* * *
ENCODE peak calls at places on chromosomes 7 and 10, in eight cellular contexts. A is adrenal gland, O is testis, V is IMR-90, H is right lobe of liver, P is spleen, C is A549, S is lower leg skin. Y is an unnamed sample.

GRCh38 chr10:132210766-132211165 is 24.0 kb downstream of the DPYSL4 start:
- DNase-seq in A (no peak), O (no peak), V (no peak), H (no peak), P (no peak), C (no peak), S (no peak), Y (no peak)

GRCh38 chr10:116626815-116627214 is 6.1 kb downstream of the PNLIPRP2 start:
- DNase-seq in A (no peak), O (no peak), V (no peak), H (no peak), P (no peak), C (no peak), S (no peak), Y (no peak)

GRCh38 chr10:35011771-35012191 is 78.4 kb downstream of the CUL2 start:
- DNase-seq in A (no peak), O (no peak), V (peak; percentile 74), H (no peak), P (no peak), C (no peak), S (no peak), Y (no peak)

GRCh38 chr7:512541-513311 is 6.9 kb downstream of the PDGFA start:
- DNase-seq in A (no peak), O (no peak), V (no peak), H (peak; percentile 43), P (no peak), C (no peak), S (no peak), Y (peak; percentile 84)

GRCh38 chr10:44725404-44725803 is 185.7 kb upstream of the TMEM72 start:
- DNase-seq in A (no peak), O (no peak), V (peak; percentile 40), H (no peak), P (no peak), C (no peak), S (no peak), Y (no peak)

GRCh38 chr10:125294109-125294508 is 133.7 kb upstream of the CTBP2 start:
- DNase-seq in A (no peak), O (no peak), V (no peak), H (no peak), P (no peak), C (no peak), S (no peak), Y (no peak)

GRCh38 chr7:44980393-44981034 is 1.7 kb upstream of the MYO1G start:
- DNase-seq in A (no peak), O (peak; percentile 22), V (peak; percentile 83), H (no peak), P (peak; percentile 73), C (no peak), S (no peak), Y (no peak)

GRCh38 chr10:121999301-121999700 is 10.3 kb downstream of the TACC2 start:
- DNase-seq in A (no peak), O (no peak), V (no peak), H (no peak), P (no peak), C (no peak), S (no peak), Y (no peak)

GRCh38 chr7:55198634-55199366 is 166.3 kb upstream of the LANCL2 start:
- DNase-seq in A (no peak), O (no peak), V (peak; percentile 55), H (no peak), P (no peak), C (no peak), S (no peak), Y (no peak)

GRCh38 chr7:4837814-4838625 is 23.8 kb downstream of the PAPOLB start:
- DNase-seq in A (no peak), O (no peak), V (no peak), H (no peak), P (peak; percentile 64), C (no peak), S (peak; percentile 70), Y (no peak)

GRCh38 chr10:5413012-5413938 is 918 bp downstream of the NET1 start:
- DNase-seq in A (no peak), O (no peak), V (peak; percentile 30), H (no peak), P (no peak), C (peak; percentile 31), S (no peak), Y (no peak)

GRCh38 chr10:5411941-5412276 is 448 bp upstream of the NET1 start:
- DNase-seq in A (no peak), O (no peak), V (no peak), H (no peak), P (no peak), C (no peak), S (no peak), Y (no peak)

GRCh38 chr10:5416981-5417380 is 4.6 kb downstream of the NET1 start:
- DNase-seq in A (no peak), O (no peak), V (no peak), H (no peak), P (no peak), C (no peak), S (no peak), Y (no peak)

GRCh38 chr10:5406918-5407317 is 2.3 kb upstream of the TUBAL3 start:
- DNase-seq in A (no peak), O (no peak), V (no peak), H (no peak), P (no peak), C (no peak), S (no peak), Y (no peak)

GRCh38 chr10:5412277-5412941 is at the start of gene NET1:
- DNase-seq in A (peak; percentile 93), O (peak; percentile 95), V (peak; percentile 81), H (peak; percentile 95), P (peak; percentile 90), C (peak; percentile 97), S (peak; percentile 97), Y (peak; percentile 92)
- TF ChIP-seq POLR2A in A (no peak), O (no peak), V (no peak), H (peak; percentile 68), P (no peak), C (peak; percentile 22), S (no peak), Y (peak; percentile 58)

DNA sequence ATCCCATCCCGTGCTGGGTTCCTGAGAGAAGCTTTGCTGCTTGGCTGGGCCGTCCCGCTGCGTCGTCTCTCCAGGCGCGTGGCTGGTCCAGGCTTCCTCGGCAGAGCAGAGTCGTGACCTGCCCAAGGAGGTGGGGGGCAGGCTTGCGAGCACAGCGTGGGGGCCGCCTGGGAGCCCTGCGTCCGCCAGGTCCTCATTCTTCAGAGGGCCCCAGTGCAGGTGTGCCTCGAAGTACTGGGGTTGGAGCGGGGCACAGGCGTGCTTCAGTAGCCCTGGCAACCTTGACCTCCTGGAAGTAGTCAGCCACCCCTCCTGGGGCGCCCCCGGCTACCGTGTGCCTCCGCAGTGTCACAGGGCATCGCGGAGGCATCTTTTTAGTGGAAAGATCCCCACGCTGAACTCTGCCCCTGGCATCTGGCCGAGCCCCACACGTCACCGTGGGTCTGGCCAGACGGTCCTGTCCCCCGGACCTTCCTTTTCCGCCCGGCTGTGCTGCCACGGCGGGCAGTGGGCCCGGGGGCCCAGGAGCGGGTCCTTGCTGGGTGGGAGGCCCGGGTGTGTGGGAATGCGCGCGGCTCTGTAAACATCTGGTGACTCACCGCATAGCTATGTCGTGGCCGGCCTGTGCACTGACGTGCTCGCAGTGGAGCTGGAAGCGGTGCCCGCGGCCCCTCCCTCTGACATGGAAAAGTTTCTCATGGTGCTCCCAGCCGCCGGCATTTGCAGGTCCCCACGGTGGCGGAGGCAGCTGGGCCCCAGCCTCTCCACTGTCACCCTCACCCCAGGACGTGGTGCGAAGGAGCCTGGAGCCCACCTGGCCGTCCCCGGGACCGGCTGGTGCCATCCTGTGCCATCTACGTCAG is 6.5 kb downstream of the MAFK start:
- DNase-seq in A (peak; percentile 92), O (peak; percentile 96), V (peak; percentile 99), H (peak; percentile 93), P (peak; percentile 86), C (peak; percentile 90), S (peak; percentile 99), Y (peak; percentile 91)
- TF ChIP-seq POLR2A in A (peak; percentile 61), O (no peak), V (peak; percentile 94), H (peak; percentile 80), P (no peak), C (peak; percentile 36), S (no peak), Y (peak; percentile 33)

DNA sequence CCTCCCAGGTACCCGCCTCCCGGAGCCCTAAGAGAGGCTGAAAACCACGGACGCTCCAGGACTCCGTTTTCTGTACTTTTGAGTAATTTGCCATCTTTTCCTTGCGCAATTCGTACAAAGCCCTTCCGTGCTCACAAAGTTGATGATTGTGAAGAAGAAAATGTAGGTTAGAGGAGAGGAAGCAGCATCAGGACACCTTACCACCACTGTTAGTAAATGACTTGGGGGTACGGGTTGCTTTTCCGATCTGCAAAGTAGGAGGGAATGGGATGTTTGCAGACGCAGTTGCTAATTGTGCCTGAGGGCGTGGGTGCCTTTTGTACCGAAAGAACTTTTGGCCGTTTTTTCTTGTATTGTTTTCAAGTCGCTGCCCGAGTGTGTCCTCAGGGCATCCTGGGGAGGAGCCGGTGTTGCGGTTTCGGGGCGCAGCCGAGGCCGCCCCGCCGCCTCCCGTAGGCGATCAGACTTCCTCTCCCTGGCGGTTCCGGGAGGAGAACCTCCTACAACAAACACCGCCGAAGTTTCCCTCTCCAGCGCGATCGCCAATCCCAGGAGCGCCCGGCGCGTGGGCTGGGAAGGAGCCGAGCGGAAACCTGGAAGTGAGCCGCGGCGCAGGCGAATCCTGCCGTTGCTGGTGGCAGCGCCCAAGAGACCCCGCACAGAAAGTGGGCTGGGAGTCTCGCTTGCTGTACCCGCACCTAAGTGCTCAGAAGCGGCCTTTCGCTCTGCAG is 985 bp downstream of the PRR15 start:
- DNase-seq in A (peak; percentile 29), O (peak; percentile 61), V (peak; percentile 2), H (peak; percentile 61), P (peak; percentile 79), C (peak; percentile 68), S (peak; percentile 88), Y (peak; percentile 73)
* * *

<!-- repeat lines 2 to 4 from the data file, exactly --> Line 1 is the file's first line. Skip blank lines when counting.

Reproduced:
GRCh38 chr10:132210766-132211165 is 24.0 kb downstream of the DPYSL4 start:
- DNase-seq in A (no peak), O (no peak), V (no peak), H (no peak), P (no peak), C (no peak), S (no peak), Y (no peak)

GRCh38 chr10:116626815-116627214 is 6.1 kb downstream of the PNLIPRP2 start: